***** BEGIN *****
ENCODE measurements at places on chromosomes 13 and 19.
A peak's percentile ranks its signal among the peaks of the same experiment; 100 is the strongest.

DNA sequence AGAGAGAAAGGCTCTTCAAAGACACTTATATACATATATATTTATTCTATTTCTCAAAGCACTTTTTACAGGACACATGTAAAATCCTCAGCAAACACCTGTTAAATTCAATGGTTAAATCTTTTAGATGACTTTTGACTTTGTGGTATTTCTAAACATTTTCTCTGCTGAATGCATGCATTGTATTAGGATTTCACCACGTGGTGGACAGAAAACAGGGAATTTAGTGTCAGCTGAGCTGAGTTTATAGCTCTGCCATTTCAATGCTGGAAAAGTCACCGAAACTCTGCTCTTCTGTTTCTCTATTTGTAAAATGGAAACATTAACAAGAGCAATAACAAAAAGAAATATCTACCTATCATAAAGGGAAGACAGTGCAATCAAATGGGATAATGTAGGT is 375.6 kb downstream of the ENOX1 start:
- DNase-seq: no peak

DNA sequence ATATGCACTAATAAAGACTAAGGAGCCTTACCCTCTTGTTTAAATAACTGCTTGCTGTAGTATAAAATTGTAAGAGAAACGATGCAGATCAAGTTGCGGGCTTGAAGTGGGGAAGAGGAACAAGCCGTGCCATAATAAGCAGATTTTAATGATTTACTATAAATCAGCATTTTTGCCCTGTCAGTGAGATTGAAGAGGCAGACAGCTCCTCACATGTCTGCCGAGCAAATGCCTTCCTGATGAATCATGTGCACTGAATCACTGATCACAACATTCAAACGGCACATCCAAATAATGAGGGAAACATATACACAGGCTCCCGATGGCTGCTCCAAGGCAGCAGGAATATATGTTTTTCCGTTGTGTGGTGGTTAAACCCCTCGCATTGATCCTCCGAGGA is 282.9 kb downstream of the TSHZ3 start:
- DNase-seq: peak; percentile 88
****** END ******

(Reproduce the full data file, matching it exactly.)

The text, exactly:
ENCODE measurements at places on chromosomes 13 and 19.
A peak's percentile ranks its signal among the peaks of the same experiment; 100 is the strongest.

DNA sequence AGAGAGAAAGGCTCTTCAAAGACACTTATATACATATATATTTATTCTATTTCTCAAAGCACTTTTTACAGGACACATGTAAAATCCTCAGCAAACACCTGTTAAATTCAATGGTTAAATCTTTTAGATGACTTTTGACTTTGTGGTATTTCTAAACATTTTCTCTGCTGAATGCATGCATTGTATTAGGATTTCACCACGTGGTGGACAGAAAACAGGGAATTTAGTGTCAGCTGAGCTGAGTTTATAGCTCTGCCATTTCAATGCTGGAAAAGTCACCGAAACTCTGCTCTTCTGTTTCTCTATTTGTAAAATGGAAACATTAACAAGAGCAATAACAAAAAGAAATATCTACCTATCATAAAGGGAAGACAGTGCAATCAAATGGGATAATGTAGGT is 375.6 kb downstream of the ENOX1 start:
- DNase-seq: no peak

DNA sequence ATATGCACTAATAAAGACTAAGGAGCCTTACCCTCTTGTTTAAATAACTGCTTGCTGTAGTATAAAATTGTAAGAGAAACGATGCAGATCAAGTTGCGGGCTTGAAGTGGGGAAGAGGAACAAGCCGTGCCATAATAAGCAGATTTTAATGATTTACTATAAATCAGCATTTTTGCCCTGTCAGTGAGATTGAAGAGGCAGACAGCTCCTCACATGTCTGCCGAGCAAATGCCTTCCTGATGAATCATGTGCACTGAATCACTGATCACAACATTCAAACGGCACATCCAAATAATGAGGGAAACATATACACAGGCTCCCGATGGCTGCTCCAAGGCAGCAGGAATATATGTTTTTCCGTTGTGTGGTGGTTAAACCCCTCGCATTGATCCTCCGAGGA is 282.9 kb downstream of the TSHZ3 start:
- DNase-seq: peak; percentile 88